National Gardening Day is a day intended to encourage active gardeners to pick up their shovel and get into it, and to encourage beginners to try this healthy and uplifting hobby. Gardening has been said to have many health benefits. An article published in the National Library of Medicine explains that gardening gives one exposure to vitamin D, creates an opportunity for socializing, improves mental wellness and does many other great things for a human being. If you’re looking for a low-cost way to beat stress, gardening is perfect for that.
If you’re new to gardening, the prospect of trying to plant something in your yard can feel intimidating. However, because this activity provides so many benefits, we want it to feel accessible to all. So today we’re going over some tips for the beginner gardener. You might have a green thumb before you know it.
Location, Location, Location
Before you even start, it’s important to sit down and make a plan for what you’d like to garden. Select a designated zone for each item you’d like to plant, ensuring everything has the space that it needs. If you skip this step, you could get excited, go to the nursery and buy more seeds than you have room to sow. Remember that you’ll need to water plants regularly, so setting up your garden near a water source – like a hose hookup – is something you’ll thank yourself for later. And remember that most plants need a good deal of sunlight, so be sure to select an area that gets plenty of it.
Do a Soil Test
Before you get to planting, it’s important to understand what type of soil you have. Most soil will fall into one of two categories: acidic or alkaline. Some plants do better in one versus the other. You can easily purchase a soil test from a nursery or home improvement store that will have instructions that walk you through the process of testing your soil. If you find that your soil is too acidic or too alkaline for the plants you had in mind, there are plenty of great tips that an associate at a nursery can give you on how to adjust your soil’s pH levels.
Know How to Plant
Be sure to look up videos on how exactly to plant the items you’re hoping to grow. Some items need to be planted deep within the soil while others can sit higher. And there are tips out there on how to properly plant just about any item. Getting this step right gives your plants the best chance at thriving.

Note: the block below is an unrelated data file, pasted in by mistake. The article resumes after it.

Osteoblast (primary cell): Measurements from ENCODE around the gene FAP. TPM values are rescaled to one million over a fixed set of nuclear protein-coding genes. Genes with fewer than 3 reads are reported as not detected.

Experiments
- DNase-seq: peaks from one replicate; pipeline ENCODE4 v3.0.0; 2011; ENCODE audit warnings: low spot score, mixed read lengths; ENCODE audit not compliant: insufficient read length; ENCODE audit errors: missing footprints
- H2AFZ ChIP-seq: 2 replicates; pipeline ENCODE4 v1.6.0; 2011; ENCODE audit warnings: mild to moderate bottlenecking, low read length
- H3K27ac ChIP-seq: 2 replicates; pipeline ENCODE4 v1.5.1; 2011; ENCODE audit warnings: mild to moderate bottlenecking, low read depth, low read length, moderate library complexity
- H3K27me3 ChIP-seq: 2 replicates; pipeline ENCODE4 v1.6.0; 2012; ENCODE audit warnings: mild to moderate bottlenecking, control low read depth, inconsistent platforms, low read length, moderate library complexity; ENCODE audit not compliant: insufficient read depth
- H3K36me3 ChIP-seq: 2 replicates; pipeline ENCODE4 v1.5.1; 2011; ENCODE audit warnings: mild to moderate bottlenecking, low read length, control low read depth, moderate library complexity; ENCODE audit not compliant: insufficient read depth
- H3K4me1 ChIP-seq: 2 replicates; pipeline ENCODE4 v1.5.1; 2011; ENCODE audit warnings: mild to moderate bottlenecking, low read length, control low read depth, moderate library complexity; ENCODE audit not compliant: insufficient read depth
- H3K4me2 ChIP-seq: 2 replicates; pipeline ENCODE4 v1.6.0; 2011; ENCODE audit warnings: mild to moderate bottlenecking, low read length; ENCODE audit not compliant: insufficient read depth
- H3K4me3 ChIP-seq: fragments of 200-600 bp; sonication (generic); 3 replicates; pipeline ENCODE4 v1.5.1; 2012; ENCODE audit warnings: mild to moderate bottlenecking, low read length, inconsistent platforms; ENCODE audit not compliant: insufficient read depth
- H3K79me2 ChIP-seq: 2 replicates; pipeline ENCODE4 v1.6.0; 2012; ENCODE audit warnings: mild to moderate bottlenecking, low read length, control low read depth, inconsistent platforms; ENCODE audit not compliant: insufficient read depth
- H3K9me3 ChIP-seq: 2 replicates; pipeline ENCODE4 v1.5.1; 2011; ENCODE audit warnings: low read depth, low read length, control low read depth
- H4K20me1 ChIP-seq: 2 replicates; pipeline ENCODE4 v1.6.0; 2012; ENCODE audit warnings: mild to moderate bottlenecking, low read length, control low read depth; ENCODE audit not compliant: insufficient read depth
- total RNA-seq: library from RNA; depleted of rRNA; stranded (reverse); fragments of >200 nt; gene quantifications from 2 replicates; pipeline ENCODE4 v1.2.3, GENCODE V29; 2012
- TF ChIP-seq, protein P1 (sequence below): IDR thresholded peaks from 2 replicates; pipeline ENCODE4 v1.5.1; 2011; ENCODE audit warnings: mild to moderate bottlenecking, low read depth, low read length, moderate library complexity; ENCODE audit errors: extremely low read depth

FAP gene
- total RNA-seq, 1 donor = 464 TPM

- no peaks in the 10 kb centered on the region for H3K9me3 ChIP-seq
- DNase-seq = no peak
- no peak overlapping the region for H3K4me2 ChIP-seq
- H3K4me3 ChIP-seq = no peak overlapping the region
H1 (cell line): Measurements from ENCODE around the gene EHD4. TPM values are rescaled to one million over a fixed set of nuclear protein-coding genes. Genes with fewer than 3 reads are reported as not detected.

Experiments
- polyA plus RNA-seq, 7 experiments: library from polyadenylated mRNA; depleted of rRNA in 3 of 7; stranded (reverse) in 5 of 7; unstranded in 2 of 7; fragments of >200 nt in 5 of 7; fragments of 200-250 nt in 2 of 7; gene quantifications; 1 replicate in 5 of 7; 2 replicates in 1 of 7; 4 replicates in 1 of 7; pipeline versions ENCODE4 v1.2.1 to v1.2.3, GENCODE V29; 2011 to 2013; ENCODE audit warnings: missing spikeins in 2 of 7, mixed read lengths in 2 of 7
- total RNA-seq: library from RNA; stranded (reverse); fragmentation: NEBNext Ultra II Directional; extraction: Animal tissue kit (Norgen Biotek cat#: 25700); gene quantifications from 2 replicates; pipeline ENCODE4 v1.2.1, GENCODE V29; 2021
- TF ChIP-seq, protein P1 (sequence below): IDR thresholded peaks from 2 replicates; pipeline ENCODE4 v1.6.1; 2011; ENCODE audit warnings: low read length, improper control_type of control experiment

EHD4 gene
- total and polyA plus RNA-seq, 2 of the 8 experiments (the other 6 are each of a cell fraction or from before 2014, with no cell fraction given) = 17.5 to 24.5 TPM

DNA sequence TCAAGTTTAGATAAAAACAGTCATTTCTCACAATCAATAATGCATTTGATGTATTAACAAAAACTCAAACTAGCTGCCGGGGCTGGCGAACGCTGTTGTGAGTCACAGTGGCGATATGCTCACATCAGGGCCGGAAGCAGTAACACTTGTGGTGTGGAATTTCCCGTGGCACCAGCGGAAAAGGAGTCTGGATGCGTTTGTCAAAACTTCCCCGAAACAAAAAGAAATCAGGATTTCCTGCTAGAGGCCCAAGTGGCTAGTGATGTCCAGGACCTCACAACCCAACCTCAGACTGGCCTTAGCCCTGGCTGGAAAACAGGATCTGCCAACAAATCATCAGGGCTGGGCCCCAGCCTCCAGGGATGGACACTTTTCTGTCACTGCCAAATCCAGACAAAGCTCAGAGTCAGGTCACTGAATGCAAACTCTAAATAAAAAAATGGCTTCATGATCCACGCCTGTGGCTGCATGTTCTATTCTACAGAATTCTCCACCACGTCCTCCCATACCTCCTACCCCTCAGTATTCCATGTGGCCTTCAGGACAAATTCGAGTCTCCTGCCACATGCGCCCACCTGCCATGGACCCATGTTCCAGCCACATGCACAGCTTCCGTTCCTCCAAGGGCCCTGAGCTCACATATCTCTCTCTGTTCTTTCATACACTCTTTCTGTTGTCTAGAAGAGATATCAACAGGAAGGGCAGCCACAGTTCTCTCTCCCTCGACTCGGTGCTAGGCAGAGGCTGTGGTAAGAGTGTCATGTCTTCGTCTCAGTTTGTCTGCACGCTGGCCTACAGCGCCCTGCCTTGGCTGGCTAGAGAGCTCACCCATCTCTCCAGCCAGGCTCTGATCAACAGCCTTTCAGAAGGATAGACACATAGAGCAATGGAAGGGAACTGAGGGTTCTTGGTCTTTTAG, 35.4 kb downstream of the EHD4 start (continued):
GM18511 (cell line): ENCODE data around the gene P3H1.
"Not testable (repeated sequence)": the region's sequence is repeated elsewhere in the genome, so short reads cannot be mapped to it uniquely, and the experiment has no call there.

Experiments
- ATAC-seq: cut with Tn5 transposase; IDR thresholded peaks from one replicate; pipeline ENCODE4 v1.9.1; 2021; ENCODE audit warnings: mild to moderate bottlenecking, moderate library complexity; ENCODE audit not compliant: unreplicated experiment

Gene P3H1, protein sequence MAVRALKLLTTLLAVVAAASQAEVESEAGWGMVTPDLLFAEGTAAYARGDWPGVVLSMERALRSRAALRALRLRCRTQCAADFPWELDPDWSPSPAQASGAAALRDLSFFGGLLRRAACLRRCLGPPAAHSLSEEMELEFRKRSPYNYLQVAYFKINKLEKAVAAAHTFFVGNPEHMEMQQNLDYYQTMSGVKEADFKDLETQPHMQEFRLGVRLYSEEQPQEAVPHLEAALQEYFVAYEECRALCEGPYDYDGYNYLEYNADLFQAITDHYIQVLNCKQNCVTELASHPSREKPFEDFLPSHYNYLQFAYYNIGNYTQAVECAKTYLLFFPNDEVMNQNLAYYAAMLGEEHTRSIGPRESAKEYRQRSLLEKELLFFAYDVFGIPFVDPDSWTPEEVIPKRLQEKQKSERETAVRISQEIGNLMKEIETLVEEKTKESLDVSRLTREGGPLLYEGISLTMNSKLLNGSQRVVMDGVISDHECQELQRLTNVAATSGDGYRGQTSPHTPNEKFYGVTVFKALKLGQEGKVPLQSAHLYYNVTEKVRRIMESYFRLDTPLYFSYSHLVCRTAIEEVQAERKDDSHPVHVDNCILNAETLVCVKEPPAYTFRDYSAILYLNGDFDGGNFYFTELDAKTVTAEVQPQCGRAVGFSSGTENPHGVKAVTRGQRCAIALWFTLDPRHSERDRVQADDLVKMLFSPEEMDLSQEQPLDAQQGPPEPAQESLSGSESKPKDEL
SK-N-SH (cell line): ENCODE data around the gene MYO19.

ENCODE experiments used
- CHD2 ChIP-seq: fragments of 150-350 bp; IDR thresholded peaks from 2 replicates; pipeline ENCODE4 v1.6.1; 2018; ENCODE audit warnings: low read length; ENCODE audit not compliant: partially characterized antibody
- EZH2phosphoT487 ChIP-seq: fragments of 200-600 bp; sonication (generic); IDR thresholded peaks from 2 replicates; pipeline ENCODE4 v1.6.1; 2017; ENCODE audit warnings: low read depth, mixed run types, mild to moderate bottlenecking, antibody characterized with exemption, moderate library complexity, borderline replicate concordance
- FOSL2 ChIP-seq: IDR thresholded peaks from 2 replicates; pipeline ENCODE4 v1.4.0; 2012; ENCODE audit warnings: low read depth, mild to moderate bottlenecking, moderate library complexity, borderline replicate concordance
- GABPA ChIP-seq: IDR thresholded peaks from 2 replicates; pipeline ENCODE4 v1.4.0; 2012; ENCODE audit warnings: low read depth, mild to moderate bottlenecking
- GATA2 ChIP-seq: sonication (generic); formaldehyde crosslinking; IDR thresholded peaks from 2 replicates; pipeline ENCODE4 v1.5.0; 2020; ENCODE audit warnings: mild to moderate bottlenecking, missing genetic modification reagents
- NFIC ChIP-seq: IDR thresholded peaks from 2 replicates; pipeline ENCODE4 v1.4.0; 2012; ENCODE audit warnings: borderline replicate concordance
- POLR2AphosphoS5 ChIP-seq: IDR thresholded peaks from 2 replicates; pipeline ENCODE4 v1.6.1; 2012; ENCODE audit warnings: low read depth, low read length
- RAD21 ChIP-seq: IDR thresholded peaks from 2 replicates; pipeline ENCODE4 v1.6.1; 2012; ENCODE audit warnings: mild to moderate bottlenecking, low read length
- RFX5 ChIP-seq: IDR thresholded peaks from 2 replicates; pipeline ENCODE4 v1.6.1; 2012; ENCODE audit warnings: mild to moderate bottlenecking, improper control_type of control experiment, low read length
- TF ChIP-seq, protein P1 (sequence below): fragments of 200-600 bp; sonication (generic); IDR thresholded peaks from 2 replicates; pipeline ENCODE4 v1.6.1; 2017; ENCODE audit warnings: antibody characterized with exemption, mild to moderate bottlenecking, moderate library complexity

How to Know When It’s Time to Water
Making sure your soil remains properly hydrated is crucial. If you don’t do this, your plants will likely perish. One great trick for knowing when your soil needs watering is this: push one finger into the soil, about an inch deep this (will be about one knuckle for most people). If you feel dry soil down there, it’s time to water. Remember to water the roots (or the root ball) – not the leaves. The roots are what absorb the moisture.
Consider Climate and Space
When you know what plants you’d like to grow, do some research on them. It’s important to know what climates certain plants thrive in – and die in. For example, some plants are heat-resistant and are great for a desert climate. Then you have sun-loving plants that must get at least six hours of sunlight per day. Space is a concern, too. Ground plants that grow on vines like pumpkins and gourds will spread out fast and need plenty of area, so it’s important to plan for that.
Weeds are always a concern for gardeners. One great way to prevent weed growth is to use mulch. You’ve likely seen this in other gardens. You’ll create what looks like a tiny, concave mountain of mulch about two to three inches tall, around each plant. This will prevent weeds from growing, while still giving your plants access to sunlight.
Feed Your Plants
Your plants need food, just like you do. Luckily, they don’t need to eat every day. However, depending on the type of plant, some need to eat once a month, while others need less. Fertilizer is the food that plants like. If you’re into composting, some plants can go with very little fertilizer so long as you add the organic materials from your compost to the soil before planting. Speak to a nursery professional about the best type of fertilizer for your plants and how often to use it.